The musical story takes place on the night of the Jellicle Moon, a magical time. And there’s plenty of conjuring afoot here. The baddie Macavity use puffs of magic to secretly kidnap different cats and rematerialize them on an old dock where they’re tied up in chains. And there’s a wand-waving cat called Mr. Mistoffelees who wears a magician’s top hat and performs hit-or-miss magic acts. He makes a missing cat reappear, creates a thunder clap, and levitates himself and other objects, for instance

Lyrics to the song “Jellicle Cats” speak of a cat “sitting on a broomstick” and being a “familiar with candle, with book and with bell.” And that’s the closest hint that the wizardry here might somehow be connected to witchy spirituality. Other than that quickly passing lyric, though, the origin of magic in this story is never addressed again.

Another lyric talks of a cat singing “pieces from the Messiah, Hallelujah, angelical choir.” And the revered Old Deuteronomy lives up to her biblical name in a sense. She is looked upon as something of a judge and a revered ancient matriarch. It’s said many of the Jellicle cats gathered are her progeny.

[Spoiler Warning] Near the end of the musical a cat climbs into a balloon and slowly soars up until it disappears into a bank of clouds.

Sexual Content

The formfitting furry coverings of the human/cat dancers and singers certainly accentuates their bodies’ curves. But it’s nothing more revealing than you might see in a ballet. (In fact, some of the actors’ and actresses’ curves were reported to have been digitally minimized so as not to draw undue attention to them.)

Some of the slinky cat dance moves and hip-thrusts could be described as being somewhat sensual.

The troublemaker cats Mungojerrie and Rumpelteazer break into a human house at one point and pull large human bloomers and a bra out of a bedroom dresser. A female cat lies on her back, spreads her legs wide and scratches her inner thigh, though it’s played for “fat cat” comic effect. A cat jokes about a male cat being neutered.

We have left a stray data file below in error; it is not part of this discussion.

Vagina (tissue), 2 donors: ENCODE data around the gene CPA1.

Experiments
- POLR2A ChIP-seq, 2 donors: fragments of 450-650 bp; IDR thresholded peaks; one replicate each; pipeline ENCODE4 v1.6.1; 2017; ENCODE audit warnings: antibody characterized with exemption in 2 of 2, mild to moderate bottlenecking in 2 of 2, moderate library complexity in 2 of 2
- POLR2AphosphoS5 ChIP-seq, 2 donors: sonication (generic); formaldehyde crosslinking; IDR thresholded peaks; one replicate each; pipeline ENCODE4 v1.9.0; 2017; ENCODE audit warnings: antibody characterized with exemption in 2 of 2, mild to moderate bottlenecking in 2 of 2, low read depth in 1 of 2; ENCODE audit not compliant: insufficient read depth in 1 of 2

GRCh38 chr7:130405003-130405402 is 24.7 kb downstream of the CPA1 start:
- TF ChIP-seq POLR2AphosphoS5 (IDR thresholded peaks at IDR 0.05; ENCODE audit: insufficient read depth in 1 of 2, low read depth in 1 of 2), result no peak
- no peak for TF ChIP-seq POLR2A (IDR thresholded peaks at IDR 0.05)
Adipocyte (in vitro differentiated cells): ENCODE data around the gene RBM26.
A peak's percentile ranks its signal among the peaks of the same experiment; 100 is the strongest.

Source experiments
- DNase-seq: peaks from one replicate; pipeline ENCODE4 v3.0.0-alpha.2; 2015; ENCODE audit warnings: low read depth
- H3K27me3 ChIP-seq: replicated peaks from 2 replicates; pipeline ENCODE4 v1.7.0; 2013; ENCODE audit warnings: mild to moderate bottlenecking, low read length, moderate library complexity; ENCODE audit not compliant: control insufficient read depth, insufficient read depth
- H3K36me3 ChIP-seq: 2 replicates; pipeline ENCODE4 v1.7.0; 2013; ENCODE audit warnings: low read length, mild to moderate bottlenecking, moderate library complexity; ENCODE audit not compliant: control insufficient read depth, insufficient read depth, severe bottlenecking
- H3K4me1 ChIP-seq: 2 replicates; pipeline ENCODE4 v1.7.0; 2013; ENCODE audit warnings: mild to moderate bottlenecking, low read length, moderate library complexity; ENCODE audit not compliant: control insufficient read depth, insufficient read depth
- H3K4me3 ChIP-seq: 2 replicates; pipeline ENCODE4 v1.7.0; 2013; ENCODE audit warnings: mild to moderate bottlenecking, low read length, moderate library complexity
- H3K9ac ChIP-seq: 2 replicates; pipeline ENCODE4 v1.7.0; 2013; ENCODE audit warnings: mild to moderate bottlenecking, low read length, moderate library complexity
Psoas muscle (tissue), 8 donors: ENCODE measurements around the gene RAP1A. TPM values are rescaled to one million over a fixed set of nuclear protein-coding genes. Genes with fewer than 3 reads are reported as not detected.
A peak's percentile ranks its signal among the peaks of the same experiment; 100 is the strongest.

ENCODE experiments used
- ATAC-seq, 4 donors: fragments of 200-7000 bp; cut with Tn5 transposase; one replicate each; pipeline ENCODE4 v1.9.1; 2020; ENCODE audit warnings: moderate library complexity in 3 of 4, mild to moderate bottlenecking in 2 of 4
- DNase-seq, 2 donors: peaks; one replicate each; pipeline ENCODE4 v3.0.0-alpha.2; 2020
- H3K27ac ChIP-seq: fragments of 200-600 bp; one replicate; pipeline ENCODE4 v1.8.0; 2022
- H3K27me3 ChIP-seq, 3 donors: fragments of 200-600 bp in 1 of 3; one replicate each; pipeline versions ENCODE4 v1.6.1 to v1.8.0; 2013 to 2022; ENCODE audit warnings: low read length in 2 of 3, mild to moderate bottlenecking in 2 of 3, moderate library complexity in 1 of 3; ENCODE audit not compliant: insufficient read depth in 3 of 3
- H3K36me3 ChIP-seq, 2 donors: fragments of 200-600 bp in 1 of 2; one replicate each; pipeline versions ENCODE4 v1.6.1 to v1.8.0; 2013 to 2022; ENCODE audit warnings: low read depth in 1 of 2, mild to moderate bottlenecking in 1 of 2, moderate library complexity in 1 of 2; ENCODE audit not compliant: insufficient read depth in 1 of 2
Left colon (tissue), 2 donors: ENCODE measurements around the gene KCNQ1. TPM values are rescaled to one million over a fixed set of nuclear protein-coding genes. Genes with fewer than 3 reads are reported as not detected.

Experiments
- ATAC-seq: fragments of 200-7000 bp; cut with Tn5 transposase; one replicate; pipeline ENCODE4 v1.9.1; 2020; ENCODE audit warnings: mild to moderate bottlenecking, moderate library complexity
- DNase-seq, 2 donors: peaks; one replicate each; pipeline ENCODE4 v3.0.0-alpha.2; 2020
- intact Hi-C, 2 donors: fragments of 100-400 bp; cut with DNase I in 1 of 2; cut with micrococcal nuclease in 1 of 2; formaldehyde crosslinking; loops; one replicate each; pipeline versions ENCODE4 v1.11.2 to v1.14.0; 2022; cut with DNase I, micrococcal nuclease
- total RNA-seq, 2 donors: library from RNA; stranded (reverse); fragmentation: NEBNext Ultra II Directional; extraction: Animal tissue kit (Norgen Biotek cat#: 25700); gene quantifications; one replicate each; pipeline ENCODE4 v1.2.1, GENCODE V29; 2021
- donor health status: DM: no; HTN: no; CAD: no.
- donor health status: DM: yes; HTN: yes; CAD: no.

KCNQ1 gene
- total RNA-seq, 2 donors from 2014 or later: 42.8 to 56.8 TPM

Violent Content

A cat sings of training up mice to sing in a band and cockroaches to march; while doing so. she occasionally grabs her tiny, human-looking cockroaches and gobbles them down. Later, after being kidnapped, she thumps a thuggish cat in the crotch to escape. Some cats bare their claws and slash at other felines. A fat cat gets catapulted onto the edge of a drainage pipe, where he slips and comically thumps down on his crotch. A couple cats are threatened by a barking dog offscreen. An elderly feline is forced to walk a plank over a large body of water, before being rescued at the last moment.

Crude or Profane Language


Drug and Alcohol Content

Macavity’s helpers sprinkle and drop catnip into the faces of a crowd of cats, in essence drugging them so that they stagger around and are unable to put up a fight.

A neon sign in the background of one scene reads “London Gin.”

Other Negative Elements

A cat sings merrily of his own gluttony and gobbles morsels from numerous trash cans as he goes. Two nearly identical cats sing about sneaking into humans’ houses and happily causing all sorts of pilfering, destructive mischief. (And we see them do just that, as well as helping Macavity kidnap other cats).